ROMNEY - Test results have detected the chronic wasting disease agent in 11 white-tailed deer collected this spring in Hampshire County, according to the West Virginia Division of Natural Resources.

All the deer that tested positive for CWD were collected by Wildlife Resources Section personnel working in the Slanesville/Augusta area. No new positive samples were detected in the Yellow Springs area.

These collections have been designed to investigate and determine the prevalence and distribution of the disease in Hampshire County. Wildlife biologists are carefully monitoring changes in the structure of the deer herd within the CWD containment area.

The first case of CWD in West Virginia was confirmed Sept. 2, 2005. Since that time, DNR has been implementing its CWD Incident Response Plan, which is designed to accomplish the following objectives.

* Determine the distribution and prevalence of CWD through enhanced surveillance efforts.

* Communicate and coordinate with the public and appropriate agencies on issues relating to CWD and the steps being taken to respond to this disease.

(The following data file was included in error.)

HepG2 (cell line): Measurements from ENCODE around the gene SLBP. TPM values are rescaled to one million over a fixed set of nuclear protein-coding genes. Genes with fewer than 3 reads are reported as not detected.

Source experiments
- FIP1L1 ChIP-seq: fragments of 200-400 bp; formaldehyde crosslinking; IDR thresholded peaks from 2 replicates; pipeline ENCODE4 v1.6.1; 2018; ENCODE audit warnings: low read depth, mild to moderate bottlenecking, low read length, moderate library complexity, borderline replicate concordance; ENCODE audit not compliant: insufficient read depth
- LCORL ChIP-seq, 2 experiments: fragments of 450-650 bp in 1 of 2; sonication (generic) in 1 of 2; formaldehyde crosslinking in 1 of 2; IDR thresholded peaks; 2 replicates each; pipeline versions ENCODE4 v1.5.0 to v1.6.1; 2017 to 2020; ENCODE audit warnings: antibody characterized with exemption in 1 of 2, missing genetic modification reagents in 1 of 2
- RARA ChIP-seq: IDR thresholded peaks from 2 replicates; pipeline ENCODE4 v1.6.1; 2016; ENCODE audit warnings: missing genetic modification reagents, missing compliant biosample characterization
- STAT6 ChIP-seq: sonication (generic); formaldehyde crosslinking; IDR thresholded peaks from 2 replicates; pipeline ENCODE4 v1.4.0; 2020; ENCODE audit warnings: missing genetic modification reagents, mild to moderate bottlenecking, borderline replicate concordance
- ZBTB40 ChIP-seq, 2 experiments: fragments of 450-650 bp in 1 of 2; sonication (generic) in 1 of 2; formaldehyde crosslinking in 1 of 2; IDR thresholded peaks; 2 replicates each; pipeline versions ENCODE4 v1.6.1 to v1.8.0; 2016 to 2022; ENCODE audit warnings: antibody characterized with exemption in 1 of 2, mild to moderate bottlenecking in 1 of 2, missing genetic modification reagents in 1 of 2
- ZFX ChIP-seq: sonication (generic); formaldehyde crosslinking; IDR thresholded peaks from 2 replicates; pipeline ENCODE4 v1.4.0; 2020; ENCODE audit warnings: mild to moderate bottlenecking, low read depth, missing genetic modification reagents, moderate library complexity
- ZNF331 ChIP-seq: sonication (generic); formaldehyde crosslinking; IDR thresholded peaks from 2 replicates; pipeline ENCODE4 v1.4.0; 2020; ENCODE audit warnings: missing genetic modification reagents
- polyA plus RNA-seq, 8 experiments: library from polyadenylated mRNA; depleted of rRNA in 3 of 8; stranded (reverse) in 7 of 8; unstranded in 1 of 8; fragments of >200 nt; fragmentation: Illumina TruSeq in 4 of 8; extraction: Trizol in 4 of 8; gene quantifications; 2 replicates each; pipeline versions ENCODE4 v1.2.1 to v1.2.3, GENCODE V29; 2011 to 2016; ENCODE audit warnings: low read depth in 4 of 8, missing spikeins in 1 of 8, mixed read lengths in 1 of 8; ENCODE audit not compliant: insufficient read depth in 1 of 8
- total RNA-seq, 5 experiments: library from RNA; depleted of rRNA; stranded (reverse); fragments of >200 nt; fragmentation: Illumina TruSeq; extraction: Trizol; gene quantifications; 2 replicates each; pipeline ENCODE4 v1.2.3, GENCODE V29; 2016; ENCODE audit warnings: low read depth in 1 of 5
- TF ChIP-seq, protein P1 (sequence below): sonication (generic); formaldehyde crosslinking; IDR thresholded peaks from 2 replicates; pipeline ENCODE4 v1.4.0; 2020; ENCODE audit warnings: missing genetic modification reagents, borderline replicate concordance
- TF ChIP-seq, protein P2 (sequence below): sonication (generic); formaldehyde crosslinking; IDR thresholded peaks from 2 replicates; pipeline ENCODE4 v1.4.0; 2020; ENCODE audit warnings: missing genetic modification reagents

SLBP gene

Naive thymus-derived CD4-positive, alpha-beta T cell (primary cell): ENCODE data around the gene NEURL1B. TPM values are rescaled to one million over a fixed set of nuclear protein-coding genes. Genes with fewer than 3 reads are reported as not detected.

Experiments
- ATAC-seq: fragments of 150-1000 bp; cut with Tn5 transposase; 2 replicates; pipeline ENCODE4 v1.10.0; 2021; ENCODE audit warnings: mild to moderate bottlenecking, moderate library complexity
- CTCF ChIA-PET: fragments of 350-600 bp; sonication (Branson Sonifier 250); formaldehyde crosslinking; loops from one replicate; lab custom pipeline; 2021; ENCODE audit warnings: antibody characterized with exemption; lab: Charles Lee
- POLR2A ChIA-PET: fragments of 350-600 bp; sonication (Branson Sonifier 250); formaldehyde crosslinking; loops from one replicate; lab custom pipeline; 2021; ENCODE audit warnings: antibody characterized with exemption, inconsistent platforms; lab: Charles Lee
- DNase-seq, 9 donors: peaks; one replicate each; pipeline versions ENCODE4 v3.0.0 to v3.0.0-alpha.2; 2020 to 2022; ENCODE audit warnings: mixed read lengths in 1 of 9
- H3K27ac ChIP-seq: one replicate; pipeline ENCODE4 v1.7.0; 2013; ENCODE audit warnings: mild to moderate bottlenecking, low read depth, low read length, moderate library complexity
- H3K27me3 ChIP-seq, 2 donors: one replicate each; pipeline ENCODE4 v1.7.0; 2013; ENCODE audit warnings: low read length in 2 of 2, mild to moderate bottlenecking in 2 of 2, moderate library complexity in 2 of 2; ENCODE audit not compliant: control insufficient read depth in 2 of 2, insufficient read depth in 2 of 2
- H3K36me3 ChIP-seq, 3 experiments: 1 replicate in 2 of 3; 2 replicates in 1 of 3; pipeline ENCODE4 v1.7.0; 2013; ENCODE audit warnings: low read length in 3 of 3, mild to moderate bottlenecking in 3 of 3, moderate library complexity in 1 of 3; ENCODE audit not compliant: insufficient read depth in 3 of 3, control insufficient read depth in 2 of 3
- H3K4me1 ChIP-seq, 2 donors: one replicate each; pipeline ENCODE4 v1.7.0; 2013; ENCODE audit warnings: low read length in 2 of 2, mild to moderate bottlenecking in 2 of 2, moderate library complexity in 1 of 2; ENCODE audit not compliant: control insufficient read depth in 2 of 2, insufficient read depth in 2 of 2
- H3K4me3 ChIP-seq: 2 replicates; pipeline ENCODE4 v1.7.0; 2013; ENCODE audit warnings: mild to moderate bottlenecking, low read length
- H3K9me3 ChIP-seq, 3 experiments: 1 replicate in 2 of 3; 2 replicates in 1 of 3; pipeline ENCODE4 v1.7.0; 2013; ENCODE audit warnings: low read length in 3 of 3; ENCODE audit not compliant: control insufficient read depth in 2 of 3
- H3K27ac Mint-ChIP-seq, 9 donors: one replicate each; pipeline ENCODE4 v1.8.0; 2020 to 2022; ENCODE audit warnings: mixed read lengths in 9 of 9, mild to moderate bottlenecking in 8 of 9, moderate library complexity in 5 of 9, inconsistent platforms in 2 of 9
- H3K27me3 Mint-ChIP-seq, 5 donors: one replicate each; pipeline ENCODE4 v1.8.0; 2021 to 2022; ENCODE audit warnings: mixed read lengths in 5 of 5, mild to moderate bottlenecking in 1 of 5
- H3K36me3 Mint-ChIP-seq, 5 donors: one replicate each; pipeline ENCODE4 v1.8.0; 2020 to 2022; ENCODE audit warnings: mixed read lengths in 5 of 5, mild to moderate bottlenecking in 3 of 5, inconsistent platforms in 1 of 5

* Initiate appropriate management actions necessary to control the spread of this disease and prevent further introduction of the disease.

CWD surveillance efforts conducted by DNR have resulted in 31 deer being confirmed positive in Hampshire County. These include 30 deer in the Slanes-ville/Augusta area and one deer in the Yellow Springs area. CWD has not been detected outside Hampshire County.

The neurological disease is found in deer and elk and belongs to a family of diseases known as transmissible spongiform enceph-alopathies. The disease is thought to be caused by abnormal, proteinaceous particles called prions that slowly attack the brain, causing the animals to progressively become emaciated and display abnormal behavior and invariably results in the death of the infected animal.

There is no known treatment for CWD and there is no evidence to suggest CWD poses a risk for humans or domestic animals.

"Landowner and hunter cooperation throughout this entire CWD surveillance effort in Hampshire County has been excellent," said DNR Director Frank Jezioro. "We would especially like to thank all the cooperating landowners in Hampshire County for allowing our personnel to enter their property and collect deer for CWD testing."

"Hunters, landowners and other members of the public should feel confident that we have some of the best wildlife biologists and veterinarians in the world, including those stationed at the Southeastern Cooperative Wildlife Disease Study in Athens, Georgia, working collaboratively on this situation."

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